Friday I was in Eagle Butte for a Cheyenne River Indian Outreach (Sacred Heart Center) Board meeting. The adolescent program seems stable, and is gaining the confidence of tribal and state placement agencies so it has been running close to capacity. Some youth in need of services have had to be put on a waiting list until a bed opens up, or referred on to other programs. The question we started discussing was keeping the program running as it is, or working at licensing for a greater number of children to meet the need. The tough issue is training and retaining enough reliable staff to keep up a good quality of service. The needs are great, and I applaud the Center’s mission of working to eradicate violence and serve those who have been hurt.

I traveled up and back with Fr. Joe, who is pastor of six parishes on the two reservations the SCJs serve. Personnel is an issue for him as well. The two religious sisters who have worked for many years among the people are both being called back to their community. It may be hard to find replacements, in which case the Pastoral team will have to work closely with the parishes to encourage local leadership to come forward to a greater degree.

Saturday morning I met with a young couple I’ve enjoyed working with for marriage preparation, and spent a couple of hours answering letters. With the previous days’ travel and meetings, I took the afternoon off for some rest and relaxation.

President’s Day weekend is an extra long one for our high school students, who were free of classes on Friday, and again on Monday. Many of them are checked out for the weekend with family. The Sheehy boys are on their annual ski trip to the Black Hills, and the Hogebach girls went to Sioux Falls on a shopping expedition. With so many away, we had a noticeably smaller crowd in church.

Today after mass, I visited the Rooney Home (6th-8th grade boys). I try to have a meal in each of the homes at least once a quarter, to be in touch with what students and houseparents are up to. Today’s visit meant I completed a round of all 18 homes, and will start the rotation all over again. What I noticed about the Rooney boys was that they have hearty appetites. Brunch consisted of waffles, sausage, eggs and hash browns. In some of the homes the kids eat and run. This group ate and talked and ate some more and told a few stories and ate some more . . . luckily they have a little more for food in their budget than the 1st– 3rd graders do!

Our local SCJ group gathers at least once a month, and this afternoon we met to go over budgets for the year. At the evening meal, it was our turn to eat and talk and tell stories. With everyone finished with church for the weekend, there was no hurry to rush off, but rather a leisurely time together for catching up and fellowship. Living as part of a religious order, that mutual support is not just appreciated, but necessary to keep a vocation healthy and alive.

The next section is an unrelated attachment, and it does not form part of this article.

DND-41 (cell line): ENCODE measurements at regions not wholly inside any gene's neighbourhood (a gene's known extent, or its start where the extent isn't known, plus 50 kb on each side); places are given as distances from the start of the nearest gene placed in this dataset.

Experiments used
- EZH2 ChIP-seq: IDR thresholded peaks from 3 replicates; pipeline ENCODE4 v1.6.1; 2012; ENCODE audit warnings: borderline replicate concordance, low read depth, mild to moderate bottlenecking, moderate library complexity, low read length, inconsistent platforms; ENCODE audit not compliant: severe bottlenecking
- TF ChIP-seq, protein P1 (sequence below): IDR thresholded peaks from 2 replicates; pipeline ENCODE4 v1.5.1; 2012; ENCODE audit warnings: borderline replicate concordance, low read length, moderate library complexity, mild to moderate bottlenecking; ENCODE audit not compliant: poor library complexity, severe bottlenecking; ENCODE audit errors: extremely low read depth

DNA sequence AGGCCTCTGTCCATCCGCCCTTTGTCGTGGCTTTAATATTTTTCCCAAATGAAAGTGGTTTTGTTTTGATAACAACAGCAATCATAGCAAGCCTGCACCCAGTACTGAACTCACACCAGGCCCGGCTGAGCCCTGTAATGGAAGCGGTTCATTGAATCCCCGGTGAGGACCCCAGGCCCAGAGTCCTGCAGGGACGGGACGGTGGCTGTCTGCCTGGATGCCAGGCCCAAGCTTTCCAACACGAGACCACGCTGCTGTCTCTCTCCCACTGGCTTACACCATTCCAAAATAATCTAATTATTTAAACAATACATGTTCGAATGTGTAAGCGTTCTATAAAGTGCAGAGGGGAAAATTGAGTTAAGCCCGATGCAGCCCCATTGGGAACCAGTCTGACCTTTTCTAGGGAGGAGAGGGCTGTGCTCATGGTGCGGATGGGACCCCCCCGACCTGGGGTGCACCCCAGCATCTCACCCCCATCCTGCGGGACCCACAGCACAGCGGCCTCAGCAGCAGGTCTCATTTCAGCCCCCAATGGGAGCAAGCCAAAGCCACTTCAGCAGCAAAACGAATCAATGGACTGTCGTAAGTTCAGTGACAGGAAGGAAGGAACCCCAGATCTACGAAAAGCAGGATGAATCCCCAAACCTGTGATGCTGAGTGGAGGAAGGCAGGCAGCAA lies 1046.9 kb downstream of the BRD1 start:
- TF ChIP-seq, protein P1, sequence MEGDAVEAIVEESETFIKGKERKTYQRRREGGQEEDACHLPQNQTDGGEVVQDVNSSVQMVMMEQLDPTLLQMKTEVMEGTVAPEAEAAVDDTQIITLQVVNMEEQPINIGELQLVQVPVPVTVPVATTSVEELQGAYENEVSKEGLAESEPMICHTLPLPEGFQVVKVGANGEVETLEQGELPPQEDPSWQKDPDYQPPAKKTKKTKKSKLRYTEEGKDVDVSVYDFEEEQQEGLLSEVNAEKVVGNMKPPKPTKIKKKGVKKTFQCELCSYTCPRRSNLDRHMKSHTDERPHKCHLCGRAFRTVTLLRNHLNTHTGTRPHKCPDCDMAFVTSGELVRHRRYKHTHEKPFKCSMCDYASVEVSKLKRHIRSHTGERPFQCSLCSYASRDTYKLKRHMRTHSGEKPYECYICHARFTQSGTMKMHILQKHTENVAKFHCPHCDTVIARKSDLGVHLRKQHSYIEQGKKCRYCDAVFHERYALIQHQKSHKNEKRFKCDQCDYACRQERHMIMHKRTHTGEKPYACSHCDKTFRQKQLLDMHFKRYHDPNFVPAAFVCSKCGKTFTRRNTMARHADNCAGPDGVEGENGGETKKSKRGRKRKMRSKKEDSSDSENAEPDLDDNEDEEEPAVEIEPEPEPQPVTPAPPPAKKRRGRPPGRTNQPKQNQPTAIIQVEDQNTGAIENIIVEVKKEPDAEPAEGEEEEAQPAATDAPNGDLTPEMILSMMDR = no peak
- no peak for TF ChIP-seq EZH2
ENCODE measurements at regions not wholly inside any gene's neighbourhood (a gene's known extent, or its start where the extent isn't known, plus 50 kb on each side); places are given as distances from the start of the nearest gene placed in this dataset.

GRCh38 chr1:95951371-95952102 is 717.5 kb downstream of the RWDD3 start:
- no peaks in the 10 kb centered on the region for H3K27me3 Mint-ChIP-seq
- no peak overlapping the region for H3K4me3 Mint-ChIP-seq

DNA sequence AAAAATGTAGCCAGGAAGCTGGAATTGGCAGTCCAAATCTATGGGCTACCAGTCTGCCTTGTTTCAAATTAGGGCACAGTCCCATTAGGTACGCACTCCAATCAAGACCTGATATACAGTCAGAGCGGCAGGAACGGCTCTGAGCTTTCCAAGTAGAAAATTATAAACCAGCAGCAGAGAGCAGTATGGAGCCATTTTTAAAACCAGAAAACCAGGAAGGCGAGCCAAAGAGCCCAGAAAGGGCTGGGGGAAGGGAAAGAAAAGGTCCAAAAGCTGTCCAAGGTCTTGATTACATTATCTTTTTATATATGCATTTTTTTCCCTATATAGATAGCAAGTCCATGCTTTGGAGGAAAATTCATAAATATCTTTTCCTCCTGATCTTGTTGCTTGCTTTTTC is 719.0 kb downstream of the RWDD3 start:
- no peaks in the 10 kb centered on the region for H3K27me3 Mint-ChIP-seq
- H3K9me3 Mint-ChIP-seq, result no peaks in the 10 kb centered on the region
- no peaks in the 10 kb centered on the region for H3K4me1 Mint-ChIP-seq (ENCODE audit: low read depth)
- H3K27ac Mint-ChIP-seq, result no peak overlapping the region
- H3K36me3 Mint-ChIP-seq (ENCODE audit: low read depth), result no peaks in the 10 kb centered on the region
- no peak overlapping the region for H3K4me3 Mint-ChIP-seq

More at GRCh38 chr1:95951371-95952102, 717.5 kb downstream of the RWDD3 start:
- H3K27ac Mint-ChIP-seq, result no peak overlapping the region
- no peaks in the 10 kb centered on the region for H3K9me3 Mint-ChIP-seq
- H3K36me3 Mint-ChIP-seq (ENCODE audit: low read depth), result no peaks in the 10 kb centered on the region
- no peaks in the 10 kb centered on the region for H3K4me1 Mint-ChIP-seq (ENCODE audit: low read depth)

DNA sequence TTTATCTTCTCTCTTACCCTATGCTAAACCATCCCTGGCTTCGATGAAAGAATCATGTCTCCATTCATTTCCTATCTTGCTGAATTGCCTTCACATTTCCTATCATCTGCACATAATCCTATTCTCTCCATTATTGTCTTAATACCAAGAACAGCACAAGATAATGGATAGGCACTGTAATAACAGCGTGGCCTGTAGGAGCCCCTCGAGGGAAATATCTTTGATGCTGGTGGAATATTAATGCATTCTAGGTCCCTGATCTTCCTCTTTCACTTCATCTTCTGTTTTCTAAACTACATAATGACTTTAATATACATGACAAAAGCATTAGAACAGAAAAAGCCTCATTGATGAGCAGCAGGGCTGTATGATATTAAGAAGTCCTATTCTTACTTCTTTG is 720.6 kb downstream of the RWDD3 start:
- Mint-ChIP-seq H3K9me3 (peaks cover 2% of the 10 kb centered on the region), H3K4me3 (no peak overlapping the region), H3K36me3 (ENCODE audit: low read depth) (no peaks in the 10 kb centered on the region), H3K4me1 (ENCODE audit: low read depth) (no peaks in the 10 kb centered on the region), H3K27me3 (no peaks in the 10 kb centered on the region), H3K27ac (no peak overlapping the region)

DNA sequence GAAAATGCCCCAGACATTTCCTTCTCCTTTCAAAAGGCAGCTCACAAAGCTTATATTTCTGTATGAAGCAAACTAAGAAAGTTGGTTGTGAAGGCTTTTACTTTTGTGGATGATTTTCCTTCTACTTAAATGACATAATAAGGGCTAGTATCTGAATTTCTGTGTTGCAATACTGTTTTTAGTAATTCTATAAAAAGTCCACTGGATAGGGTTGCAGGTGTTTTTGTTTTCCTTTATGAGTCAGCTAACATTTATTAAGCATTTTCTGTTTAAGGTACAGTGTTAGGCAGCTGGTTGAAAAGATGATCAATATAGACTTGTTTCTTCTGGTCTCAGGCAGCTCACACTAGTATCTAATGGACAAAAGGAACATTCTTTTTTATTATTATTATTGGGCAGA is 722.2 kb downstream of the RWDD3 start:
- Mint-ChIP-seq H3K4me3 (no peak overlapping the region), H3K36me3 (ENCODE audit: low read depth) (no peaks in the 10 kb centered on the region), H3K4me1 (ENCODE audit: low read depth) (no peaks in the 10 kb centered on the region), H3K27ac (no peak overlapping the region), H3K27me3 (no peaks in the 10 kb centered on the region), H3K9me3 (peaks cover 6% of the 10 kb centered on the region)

Bringing Gospel values to Indian reservations

Social services is such a concrete way of embodying gospel values; therefore I want to be as supportive of this work as I can.

Wednesday, July 14, 2010

A youth group from Mequon, WI is here in the parish. One crew is running a Jesus mini camp/ Bible school for area children. Another is building a handicap accessible ramp for the church in Red Scaffold. It’s inspirational to see these young people living out their faith and  taking the time to learn about the Lakota culture.

Last night Young Nation, a local high school Lakota drum group, explained and demonstrated their singing and drumming to their counterparts from Wisconsin. They got the reluctant teens to try their hand (or feet) at a round dance and a two-step.

Most interesting was the demonstration of courtship songs the young men sang. I saw many of the Wisconsin girls listening quite intently! It was a good evening of cultural exchange.

Besides the visiting, one piece of work on my schedule while here in Eagle Butte was a Board of Directors meeting for the Sacred Heart Center, one of the outreach programs of the Priests of the Sacred Heart. It provides many valuable services to families experiencing the crisis of domestic violence. It gives young people in need of a safe place to stay. It also offers a variety of educational and outreach services to the community and area.

While St. Joseph’s Indian School provides excellent programs for children who are away from their families, it’s so important to try to strengthen families on the Indian reservations. Social services is such a concrete way of embodying Gospel values; therefore I want to be as supportive of this work as I can.